The officers who patrol the district will attend the meetings, so communication about problems and possible solutions can be worked out in real time, or at least heard by an officer who understands and knows the neighborhood.
Pettijohn said he hopes the business-focused program will help build trust between local businesses and the department, ultimately reduce crimes against businesses and improve their quality of life overall.
“I would hope that the businesses will learn to come to myself or their district resource officer and say, ‘Hey, I need help with this specific problem,’ even outside of the meeting context,” he said.
The Business Watch program also will provide businesses with training sessions on everything from active threats to crime prevention.
There are certain steps businesses can take to help prevent crimes, from lighting design to security camera adjustments, and the department wants to help businesses understand how to best make those changes, if necessary.
Even knowing when and why to call the police can be tricky for business owners and employees, and the police department plans to provide training on what information they might need to aid in the prosecution for thefts, as well as what can hinder an investigation.
Currently, one of business owners’ top concerns is vagrancy, Hastings said.
State and case law make solving the vagrancy problem challenging, but Pettijohn said the department will address through the program what businesses can and can’t do when it comes to reporting trespassing, as well as what officers can do.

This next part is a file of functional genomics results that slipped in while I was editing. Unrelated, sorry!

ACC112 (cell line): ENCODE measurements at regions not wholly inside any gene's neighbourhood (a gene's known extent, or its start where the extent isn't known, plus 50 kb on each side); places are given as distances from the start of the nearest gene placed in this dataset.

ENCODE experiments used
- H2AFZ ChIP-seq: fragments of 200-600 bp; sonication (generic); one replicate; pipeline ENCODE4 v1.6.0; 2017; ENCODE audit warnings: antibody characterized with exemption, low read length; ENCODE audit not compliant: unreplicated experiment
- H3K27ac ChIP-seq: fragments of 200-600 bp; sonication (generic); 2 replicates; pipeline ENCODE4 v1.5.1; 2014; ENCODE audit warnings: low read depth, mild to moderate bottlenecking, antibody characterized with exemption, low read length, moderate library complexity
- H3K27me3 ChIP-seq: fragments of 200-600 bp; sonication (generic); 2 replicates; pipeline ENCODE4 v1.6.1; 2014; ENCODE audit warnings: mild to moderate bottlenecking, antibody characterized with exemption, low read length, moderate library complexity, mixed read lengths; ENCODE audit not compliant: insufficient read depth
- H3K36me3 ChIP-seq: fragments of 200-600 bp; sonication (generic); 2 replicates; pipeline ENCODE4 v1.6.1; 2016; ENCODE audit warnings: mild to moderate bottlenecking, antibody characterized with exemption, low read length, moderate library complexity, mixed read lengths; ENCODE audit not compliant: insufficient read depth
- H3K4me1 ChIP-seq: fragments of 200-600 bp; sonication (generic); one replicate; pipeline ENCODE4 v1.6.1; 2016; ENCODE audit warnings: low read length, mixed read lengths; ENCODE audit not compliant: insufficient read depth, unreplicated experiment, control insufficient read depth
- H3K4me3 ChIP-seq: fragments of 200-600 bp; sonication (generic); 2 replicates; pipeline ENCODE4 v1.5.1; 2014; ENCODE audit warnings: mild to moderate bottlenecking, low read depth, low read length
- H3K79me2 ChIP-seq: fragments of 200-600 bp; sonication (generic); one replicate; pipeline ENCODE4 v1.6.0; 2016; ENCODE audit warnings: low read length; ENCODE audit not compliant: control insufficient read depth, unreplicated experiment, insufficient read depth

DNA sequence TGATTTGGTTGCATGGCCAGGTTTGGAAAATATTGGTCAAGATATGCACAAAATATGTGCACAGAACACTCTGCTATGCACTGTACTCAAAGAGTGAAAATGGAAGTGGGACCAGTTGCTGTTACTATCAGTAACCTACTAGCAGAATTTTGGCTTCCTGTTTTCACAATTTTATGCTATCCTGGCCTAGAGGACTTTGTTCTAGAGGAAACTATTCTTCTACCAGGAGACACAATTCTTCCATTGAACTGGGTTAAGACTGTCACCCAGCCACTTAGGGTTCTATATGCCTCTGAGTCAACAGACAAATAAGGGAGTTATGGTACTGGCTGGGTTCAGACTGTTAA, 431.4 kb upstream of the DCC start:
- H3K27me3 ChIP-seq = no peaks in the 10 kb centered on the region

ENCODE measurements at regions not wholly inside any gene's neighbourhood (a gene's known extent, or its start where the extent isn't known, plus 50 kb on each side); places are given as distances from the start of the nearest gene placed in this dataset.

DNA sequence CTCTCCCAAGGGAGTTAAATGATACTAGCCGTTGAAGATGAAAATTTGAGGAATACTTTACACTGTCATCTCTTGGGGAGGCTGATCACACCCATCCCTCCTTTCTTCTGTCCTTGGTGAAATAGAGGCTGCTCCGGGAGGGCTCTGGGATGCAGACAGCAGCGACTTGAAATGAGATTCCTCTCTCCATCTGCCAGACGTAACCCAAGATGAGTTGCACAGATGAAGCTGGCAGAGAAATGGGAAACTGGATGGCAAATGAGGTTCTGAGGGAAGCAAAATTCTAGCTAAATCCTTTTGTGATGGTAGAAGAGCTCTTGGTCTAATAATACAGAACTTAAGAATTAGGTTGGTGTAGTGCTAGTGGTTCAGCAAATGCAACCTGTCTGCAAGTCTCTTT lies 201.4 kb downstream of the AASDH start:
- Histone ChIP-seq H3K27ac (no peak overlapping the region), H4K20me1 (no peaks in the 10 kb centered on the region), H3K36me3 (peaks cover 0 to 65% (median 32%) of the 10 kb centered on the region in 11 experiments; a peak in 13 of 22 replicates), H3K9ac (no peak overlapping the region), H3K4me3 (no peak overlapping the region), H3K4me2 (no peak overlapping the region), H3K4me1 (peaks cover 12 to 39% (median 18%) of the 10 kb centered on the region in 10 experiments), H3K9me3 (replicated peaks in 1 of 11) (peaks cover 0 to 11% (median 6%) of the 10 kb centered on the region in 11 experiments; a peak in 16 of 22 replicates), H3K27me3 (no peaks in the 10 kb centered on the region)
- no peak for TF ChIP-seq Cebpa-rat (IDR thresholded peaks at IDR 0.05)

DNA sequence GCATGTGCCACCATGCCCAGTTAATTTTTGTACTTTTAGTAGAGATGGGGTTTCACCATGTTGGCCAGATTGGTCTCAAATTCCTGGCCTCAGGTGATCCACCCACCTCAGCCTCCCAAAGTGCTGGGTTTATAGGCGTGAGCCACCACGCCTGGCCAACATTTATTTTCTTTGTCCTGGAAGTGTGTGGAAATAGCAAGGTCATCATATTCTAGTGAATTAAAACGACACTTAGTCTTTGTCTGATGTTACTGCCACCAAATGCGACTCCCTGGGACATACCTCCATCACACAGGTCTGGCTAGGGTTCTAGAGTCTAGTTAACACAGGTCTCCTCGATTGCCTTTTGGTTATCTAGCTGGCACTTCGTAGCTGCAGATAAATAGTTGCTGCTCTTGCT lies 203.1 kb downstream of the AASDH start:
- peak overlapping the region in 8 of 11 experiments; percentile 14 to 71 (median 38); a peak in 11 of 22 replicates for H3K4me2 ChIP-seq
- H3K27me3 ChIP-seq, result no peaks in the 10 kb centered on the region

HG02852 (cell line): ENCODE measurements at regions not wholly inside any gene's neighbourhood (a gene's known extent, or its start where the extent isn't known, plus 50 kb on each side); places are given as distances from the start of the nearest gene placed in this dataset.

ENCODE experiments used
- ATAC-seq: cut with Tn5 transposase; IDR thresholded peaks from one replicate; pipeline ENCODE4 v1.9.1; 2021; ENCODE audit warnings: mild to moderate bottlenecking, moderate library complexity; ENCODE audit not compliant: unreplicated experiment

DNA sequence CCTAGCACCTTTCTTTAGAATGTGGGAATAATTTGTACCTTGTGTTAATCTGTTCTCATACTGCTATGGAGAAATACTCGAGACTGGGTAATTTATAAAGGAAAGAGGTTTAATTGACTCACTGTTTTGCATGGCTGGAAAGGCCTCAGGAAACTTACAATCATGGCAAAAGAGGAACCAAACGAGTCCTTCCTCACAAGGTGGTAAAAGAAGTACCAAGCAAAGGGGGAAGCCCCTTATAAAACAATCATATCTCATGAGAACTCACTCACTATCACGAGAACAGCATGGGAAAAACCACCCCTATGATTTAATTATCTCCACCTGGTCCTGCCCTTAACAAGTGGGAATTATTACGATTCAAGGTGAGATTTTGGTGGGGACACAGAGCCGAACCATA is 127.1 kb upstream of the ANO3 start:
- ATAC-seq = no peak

Pettijohn emphasized that the department is focused on responding to vagrancy calls in a holistic way.
Last month, for example, Pasco police responded to a trespassing call from a local business. The officer, who could have taken the trespasser to jail, spoke to the person to see where they needed to be, Pettijohn said. It turned out the person had left a Spokane rehabilitation facility.
Pettijohn said the officer walked the person over to the Greyhound bus station and got them back on a bus to Spokane, after the facility confirmed it would take the person back.
Arresting people is not always the answer, Pettijohn said, as it’s often instead about solving the problem with communication.
“(For) homelessness specifically, the solution is not policing,” Pettijohn said.
The Business Watch program, while still in its early stages, is all about breaking down the barriers between the department and local businesses.
Pettijohn hopes the district meetings will lead to more organic meetups, like a recent coffee chat set up between responding officers and a business’ loss prevention staff.
These types of conversations are vital for both officers and businesses to understand one another’s policies and sometimes, even find the disconnect, Pettijohn said.
Businesses can sign up for news and alerts about the new Business Watch Program by contacting Pettijohn at 509-544-3613 or Decker at 509-544-3076.